Some may use the words “self-rater bias” to refer to either the Dunning-Kruger Effect or the Optimistic Bias. In terms of a D&I self-assessment, we do not believe that either of these biases significantly impact an individual’s self-assessment of diversity and inclusion skills or beliefs.

On balance, research suggests that self-assessments contribute to higher achievement and improved behavior.7 The University of Toronto reported that, “The psychometric properties of self-assessment suggest that it is a reliable assessment technique producing consistent results across items, tasks and contexts and over short time periods.”

Students with greater confidence in their ability to accomplish a targeted task were more likely to visualize success than failure. This caused them to set higher standards of performance for themselves. Student expectations about future performance could thereby influence effort.

A study of college students showed similar results. The study found that self- assessment increased the interest and motivation level of students, leading to enhanced learning and better academic performance, as they developed critical skills to analyze their work.8

So, by the simple fact that “something” is measured, the “something” shows improvement.

In terms of diversity and inclusion, self-assessment measurement can raise consciousness about diversity and inclusion (and self) as an issue to be addressed.

TIP: If you’d like to make diversity and inclusion improvements in your organization, don’t wait to measure. The simple fact that you measure may increase/improve the interpersonal skills and beliefs of employees.

Employee Engagement Survey v. Self Assessment Profile

Organizations, government entities and educational institutions may be tempted to modify an existing employee survey to include diversity and inclusion by adding a few questions. When budgets are tight, this is an understandable impulse. Be aware however of three factors which may dissuade an organization of pursuing this method:

  • A few questions are unlikely to provide meaningful data (see “Just the facts ma’am” section above);
  • An employee engagement survey and a self-assessment profile are two entirely different animals (see “Profiles in action” section below);
  • A survey informs the organization whereas a profile informs the individual.

Self-assessment profiles can shed light on an individual’s skills, abilities and talents. The difference between an employee survey and a self-assessment profile is illustrated by the following example.


Carl Gustav Jung (basis for the Myers-Briggs Type Indicator or MBTI) sought to explain why people differ from one another by identifying fundamental personality traits or preferences rooted in biology. You don’t change personality, but it can help you change behavior if you understand where it’s coming from.

William Moulton Marston. (creator of the theory of behavior behind DiSC) sought to explain how people adjust to varying environments, by starting with their emotional response to it and relating this response to behavior. DiSC provides information for individuals to make a conscious choice to change behavior to improve results.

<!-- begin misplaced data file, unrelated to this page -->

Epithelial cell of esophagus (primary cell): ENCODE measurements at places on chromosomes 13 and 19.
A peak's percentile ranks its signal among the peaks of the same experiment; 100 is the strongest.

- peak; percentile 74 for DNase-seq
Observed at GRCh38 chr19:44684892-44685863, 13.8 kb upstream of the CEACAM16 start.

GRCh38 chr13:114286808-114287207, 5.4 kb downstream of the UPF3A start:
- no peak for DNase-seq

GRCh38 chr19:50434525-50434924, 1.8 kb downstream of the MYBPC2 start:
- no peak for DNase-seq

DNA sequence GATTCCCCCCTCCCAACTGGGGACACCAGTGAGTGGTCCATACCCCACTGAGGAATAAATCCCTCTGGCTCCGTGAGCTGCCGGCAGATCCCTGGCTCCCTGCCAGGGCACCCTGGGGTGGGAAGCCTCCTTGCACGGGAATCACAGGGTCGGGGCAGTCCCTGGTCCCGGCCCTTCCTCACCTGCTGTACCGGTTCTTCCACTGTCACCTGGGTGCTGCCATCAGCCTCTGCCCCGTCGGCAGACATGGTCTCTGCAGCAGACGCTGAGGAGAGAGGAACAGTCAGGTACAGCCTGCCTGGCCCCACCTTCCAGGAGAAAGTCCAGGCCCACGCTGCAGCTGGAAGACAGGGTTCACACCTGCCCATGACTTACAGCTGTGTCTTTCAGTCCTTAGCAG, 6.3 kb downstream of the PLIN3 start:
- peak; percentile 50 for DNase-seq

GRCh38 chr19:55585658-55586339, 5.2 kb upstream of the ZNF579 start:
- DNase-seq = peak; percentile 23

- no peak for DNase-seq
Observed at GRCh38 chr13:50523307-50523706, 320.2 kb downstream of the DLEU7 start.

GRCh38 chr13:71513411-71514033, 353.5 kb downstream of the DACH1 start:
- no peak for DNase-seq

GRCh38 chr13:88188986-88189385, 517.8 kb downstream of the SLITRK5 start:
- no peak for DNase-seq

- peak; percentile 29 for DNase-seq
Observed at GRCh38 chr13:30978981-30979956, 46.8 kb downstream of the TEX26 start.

While the MBTI can be helpful in recognizing your personality style, a DiSC assessment provides actionable data and information for individuals. The underlying philosophy of the DiSC assessment and approach is that understanding yourself is the first step to understanding others.

Both self-assessments measure personality dimensions, although a little differently.

The primary difference to individuals is the report which accompanies the self-assessment.

DiSC describes behavior based on how people view themselves in their various environments. The Myers-Briggs Type Indicator (MBTI) describes how people approach the environment intellectually and attitudinally and how they process information.

The profiles obtained from each instrument cannot be expected to be correlated. They were designed for different purposes and based on different views of human behavior. Because the two instruments provide different kinds of information, they might very well augment each other as separate views of the same individual.

I see what you did there: The importance of anonymity

 Whether we are based on carbon or on silicon makes no fundamental difference; we should each be treated with appropriate respect. ~ Arthur C. Clarke, 2010: Odyssey Two

“Making privacy assurances to participants is one of the requirements of informed consent in psychological research, where participants are told that their information is anonymous and/or confidential. Survey researchers often make distinctions between these two concepts, and many past studies have been designed around the premise that anonymous and confidential (de-identified) experimental conditions will yield different outcomes. However, are participants making the same conceptual distinction, or are they interpreting these two concepts as a single construct? One study demonstrated that respondents to a Web-based survey were able to distinguish appropriately between anonymity and confidentiality in different experimental conditions.”9